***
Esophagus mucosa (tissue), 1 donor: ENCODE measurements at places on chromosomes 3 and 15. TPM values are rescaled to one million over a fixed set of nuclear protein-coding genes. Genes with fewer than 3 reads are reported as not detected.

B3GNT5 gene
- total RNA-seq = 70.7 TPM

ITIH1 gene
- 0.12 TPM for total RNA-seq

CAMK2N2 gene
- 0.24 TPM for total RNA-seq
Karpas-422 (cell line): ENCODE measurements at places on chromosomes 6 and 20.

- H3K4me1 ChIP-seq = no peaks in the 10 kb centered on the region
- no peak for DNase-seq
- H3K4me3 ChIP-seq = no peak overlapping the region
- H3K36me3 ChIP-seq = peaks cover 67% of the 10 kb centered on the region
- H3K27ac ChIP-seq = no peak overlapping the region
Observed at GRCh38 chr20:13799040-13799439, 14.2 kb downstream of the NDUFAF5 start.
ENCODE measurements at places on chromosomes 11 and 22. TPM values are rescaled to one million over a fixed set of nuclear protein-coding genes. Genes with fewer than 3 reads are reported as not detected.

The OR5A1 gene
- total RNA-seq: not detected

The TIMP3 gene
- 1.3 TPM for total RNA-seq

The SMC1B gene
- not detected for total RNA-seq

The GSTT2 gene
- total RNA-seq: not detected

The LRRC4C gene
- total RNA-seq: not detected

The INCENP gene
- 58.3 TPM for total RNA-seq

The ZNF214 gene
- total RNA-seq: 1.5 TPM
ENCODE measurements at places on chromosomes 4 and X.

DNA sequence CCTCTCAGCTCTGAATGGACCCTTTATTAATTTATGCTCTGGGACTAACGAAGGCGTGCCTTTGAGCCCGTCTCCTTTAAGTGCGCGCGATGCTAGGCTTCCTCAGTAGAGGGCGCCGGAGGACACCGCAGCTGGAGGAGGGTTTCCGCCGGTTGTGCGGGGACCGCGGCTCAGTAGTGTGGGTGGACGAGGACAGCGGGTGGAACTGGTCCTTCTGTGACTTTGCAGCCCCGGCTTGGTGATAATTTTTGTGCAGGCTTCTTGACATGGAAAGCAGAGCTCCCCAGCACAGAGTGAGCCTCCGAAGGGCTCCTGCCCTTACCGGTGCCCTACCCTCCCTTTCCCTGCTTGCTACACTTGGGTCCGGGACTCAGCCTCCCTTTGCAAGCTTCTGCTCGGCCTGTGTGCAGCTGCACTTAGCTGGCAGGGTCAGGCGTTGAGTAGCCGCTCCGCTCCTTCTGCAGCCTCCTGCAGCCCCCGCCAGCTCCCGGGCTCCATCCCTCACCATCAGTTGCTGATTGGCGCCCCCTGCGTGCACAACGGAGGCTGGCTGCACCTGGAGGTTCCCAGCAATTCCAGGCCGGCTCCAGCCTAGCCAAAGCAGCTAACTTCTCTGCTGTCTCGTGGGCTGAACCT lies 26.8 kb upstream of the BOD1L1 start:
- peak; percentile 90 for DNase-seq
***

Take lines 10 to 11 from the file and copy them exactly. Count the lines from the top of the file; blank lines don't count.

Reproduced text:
- no peak for DNase-seq
- H3K4me3 ChIP-seq = no peak overlapping the region